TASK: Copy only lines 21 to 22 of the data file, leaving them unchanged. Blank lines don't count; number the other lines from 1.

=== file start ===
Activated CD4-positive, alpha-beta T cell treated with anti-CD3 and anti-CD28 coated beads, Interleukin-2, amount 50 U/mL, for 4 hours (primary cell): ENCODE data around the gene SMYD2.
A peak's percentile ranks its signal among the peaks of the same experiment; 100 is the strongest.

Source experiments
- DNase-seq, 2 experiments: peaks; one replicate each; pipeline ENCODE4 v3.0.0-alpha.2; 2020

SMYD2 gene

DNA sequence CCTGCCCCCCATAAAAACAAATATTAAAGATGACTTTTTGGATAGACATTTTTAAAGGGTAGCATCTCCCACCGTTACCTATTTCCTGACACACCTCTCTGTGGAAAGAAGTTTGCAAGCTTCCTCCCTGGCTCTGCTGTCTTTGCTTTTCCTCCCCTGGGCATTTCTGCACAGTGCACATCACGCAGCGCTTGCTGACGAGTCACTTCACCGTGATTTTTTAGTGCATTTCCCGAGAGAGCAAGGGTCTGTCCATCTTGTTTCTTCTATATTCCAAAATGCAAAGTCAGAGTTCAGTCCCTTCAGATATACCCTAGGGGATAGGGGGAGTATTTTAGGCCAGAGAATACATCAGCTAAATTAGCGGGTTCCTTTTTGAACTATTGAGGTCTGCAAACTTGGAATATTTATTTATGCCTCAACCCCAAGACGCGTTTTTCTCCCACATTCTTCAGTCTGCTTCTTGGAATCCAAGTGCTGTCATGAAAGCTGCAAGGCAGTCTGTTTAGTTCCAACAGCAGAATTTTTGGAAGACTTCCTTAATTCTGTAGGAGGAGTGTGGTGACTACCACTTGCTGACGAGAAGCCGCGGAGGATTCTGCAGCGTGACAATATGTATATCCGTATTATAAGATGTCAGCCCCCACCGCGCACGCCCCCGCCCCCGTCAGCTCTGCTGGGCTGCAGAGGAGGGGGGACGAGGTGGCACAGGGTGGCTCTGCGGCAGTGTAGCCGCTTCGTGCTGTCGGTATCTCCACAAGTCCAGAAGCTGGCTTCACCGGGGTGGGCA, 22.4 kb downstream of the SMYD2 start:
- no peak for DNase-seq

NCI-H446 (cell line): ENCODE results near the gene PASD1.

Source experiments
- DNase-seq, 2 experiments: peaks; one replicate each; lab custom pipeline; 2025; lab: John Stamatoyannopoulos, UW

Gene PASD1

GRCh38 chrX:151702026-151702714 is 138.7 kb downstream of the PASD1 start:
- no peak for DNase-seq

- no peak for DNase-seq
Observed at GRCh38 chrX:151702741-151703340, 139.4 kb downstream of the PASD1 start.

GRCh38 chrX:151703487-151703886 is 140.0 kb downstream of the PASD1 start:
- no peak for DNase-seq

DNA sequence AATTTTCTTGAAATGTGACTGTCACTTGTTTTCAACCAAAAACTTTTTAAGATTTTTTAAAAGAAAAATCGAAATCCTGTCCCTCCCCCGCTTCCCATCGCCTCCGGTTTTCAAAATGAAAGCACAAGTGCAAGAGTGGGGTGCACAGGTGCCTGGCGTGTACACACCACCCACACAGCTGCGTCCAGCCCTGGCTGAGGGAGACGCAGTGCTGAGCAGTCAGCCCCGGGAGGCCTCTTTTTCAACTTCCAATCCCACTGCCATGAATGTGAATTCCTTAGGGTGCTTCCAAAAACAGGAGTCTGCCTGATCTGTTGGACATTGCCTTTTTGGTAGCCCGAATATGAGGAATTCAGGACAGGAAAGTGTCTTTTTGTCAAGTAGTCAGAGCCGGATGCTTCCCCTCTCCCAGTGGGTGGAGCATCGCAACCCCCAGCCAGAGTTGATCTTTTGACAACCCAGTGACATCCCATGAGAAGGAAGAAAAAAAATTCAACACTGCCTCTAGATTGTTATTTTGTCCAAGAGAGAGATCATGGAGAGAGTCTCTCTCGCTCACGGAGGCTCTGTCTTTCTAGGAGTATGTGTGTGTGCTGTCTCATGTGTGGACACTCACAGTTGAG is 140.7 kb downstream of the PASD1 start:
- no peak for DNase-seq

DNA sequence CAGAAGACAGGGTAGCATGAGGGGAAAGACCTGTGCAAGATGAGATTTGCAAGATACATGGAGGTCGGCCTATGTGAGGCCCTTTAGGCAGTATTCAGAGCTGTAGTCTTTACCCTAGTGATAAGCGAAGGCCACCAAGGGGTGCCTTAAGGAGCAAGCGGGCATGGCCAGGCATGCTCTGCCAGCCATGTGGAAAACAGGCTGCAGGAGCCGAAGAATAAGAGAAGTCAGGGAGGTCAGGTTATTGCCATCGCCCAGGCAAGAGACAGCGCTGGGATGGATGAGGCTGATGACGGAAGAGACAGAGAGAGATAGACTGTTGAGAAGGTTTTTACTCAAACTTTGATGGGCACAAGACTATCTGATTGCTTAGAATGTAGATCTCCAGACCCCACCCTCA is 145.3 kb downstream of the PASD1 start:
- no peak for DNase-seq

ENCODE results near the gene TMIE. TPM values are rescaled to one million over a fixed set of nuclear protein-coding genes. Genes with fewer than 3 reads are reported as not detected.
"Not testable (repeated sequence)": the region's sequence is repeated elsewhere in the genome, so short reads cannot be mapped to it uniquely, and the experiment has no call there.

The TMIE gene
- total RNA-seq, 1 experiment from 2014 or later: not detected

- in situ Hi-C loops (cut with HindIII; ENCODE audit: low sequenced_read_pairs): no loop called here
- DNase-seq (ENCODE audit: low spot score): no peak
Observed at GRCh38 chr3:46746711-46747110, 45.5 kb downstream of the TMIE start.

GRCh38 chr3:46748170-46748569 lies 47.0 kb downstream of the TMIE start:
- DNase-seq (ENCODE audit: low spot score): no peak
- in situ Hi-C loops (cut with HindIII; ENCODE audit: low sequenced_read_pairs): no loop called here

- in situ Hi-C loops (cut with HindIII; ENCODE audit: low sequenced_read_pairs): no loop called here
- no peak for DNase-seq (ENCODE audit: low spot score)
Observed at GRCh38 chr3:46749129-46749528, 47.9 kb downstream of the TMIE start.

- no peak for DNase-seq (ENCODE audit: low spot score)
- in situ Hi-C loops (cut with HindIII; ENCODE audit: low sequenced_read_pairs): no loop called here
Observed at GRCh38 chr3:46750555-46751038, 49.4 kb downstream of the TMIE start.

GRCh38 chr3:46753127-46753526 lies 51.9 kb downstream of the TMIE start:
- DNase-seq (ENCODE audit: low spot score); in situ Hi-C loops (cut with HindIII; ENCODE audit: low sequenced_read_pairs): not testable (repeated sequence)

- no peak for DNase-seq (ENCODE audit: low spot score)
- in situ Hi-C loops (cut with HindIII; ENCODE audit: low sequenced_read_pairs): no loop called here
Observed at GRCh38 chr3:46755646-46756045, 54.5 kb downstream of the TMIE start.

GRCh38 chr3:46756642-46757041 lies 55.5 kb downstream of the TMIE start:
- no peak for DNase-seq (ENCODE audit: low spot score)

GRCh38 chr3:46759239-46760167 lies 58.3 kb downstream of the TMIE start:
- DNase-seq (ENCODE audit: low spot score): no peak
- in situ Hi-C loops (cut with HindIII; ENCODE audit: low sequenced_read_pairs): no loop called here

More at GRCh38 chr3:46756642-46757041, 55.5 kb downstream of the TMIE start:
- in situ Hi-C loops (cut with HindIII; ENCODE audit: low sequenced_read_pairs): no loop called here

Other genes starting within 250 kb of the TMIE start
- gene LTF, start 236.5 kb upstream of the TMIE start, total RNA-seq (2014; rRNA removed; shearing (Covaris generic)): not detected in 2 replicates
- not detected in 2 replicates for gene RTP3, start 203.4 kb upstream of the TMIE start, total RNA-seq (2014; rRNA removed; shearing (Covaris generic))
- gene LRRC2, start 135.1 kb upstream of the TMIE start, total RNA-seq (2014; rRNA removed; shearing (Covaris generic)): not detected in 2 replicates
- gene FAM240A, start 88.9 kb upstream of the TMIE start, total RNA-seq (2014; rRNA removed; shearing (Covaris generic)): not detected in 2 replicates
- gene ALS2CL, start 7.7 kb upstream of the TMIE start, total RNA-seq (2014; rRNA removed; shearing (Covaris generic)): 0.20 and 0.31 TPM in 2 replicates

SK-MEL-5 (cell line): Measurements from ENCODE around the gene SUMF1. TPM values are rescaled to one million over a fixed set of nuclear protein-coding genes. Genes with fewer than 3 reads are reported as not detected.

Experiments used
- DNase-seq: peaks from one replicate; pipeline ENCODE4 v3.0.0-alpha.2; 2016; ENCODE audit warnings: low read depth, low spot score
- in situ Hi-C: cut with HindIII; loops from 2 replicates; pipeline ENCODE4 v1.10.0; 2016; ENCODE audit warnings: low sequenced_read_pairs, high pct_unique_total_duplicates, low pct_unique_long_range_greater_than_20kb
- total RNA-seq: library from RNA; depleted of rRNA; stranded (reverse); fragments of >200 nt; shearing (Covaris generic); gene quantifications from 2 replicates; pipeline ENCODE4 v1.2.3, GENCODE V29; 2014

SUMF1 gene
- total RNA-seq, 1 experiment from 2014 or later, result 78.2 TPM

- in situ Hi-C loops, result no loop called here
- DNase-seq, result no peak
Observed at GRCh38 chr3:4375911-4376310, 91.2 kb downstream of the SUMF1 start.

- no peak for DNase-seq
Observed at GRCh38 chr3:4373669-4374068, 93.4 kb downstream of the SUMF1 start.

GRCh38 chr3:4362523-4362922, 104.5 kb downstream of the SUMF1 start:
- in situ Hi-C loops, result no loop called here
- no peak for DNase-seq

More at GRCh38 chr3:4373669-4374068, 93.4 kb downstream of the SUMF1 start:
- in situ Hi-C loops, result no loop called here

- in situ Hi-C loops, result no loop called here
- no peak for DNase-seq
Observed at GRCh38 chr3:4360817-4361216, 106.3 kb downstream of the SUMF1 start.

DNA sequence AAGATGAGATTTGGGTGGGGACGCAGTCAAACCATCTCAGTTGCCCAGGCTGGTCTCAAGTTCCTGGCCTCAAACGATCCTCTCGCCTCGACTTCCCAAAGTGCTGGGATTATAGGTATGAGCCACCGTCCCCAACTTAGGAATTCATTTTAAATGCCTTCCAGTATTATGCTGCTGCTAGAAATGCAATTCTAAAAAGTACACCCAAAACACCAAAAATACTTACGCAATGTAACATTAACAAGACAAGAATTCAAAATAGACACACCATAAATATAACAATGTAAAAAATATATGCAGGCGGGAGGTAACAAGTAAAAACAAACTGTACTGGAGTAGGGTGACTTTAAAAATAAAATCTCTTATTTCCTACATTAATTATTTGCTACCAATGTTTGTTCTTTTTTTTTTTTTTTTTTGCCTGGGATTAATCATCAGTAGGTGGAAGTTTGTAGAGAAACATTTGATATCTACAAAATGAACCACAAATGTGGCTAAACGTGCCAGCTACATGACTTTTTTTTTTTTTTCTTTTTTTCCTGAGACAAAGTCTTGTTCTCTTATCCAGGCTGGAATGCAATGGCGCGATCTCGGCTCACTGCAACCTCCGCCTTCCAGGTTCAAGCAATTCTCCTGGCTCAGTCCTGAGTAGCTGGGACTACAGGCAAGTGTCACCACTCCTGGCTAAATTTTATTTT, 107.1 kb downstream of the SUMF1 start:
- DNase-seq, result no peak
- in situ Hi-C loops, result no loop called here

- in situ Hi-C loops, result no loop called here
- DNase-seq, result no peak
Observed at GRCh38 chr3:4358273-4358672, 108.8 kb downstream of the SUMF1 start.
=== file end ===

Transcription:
- no peak for DNase-seq

ENCODE results near the gene TMIE. TPM values are rescaled to one million over a fixed set of nuclear protein-coding genes. Genes with fewer than 3 reads are reported as not detected.